The previous post is a summary of Brad Setser's views on China and the dollar. What with the oil price coming down and the trade deficit reducing because of declining demand, it seems reassuring for Americans. But Michael Panzner also returns to one of his themes, the inflationary phase that he (and many others) fear may succeed the recession-depression.
Marc Faber has observed that this is the first time in history that economies around the world are affected simultaneously, since we are now much more inter-connected. So if inflation should take hold, perhaps it will not be fully reflected in the exchange rates - it might be that the dollar remains relatively buoyant against the pound, Euro, renminbi etc.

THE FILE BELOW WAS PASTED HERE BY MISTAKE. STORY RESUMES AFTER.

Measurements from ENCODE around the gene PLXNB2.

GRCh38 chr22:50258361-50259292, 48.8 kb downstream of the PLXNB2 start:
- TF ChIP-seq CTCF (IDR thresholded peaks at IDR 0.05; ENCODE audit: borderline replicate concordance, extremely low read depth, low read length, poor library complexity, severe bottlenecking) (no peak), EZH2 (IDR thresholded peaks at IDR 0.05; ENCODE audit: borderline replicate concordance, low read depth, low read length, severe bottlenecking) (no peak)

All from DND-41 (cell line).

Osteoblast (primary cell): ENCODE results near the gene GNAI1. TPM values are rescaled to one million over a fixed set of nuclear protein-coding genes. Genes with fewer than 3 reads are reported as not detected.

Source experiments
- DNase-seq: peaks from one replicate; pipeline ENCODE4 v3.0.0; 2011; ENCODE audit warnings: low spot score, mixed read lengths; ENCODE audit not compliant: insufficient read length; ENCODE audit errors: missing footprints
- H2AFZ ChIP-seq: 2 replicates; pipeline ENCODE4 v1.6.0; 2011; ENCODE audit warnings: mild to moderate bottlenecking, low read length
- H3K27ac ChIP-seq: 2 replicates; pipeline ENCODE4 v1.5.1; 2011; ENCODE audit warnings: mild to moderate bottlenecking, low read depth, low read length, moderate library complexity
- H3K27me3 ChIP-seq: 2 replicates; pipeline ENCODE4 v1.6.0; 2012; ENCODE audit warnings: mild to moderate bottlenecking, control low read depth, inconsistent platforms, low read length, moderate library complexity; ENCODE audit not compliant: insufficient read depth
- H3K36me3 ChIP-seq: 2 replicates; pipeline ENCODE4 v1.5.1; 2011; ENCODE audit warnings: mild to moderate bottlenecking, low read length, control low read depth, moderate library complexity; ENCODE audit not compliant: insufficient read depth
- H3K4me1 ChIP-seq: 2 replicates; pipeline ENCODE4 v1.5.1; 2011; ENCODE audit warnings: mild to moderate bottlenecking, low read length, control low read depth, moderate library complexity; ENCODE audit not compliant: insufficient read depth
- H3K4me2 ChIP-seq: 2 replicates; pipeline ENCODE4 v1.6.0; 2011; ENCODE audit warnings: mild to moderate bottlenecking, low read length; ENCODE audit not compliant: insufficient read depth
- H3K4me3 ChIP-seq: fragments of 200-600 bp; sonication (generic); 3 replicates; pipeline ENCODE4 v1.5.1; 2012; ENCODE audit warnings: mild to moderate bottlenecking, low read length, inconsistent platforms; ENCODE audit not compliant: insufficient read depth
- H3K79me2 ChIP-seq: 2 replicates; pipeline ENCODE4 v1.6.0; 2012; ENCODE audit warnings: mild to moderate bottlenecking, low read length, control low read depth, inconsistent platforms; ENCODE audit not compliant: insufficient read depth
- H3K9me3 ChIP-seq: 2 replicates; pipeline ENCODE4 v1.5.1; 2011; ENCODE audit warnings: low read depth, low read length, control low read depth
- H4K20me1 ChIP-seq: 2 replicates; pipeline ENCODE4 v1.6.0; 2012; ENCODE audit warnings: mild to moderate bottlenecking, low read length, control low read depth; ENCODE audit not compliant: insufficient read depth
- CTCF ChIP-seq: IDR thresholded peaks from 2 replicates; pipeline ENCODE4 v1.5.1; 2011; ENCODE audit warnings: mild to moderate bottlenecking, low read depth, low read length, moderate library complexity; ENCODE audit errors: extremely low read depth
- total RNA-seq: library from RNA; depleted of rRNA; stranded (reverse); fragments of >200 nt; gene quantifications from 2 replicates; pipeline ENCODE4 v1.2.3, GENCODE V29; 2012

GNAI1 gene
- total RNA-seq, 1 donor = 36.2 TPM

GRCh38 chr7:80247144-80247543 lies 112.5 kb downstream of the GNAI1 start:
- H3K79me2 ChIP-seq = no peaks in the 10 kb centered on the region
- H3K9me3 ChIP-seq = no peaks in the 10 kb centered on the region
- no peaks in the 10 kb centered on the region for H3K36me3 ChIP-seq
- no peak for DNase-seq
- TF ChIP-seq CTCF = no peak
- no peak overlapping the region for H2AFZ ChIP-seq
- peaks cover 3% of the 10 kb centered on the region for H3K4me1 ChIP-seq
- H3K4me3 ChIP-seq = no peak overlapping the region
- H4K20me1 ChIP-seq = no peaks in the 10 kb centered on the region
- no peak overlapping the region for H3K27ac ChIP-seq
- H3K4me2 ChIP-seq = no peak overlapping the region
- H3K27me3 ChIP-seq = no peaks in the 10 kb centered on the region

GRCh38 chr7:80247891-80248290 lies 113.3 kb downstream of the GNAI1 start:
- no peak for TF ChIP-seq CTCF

So maybe the real victims of global inflation, or hyperinflation, will not be this nation or that, but cash savers as a class. They have set aside some of the rewards of work, instead of spending it, and will come back to the cupboard to find it turned half-rotten, as happened in the 70s (if they'd put it in the stockmarket instead, it would only have been a bit mouldy).
How is it that China can award death sentences to those who adulterate milk with melamine, but adulterating the currency - the accumulation of millions of years of human labour - is not even punishable by loss of office? In the year George Washington took Presidential Office, "coining" in England was treason, and perpetrators were accordingly hanged, drawn and quartered (or, in the case of women, burned).
Money is stored life, and devaluing money is stealing life. Next month will be the 20th anniversary of my becoming a financial adviser, and the people I have advised would mostly not bother with investments if only their cash savings could hold their real value. What a scam this all is.